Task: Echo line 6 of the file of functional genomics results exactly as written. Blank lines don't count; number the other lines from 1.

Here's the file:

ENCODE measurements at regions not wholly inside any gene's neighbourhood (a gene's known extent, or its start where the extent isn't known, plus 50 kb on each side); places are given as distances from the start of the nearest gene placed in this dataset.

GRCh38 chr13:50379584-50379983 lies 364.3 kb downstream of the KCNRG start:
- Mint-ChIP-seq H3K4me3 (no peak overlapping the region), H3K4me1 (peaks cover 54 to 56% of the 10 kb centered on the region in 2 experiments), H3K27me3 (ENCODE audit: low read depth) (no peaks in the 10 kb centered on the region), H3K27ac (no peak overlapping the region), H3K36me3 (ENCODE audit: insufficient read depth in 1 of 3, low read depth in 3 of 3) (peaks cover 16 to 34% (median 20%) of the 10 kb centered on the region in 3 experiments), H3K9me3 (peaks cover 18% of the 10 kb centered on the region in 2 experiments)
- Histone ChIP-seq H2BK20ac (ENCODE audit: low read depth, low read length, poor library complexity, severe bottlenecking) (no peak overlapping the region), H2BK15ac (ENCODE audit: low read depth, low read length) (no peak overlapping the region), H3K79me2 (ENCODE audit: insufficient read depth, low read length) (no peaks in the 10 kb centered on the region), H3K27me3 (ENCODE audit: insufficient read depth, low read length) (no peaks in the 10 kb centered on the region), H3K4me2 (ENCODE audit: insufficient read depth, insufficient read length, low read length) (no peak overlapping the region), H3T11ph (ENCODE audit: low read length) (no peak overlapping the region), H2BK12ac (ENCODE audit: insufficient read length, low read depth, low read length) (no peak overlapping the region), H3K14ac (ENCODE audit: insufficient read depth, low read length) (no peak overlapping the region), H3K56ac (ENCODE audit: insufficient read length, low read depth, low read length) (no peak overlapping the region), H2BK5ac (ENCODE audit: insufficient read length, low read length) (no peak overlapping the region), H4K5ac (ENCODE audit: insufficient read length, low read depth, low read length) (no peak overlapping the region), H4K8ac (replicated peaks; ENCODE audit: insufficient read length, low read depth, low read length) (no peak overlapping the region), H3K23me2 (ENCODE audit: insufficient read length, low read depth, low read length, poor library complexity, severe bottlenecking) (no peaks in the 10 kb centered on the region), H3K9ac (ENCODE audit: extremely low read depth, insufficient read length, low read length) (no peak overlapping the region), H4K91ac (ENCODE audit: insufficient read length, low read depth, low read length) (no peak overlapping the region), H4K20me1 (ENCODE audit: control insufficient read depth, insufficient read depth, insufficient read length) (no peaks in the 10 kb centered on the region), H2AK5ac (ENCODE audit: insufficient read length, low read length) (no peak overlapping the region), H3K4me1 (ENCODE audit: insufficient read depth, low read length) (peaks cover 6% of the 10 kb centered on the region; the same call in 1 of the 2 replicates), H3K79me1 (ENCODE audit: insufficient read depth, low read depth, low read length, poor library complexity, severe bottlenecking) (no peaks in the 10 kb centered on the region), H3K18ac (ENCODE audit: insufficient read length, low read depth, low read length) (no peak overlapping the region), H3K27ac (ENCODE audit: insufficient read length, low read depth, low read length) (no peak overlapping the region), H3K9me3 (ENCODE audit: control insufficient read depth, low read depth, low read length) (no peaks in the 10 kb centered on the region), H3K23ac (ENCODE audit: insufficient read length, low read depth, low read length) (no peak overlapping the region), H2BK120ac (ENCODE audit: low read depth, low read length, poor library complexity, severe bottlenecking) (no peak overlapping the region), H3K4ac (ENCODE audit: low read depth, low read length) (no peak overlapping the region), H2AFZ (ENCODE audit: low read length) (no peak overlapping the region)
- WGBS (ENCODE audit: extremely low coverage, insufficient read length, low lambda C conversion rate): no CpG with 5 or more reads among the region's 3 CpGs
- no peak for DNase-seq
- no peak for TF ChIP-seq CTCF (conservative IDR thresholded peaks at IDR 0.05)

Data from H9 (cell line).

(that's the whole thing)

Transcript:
- no peak for DNase-seq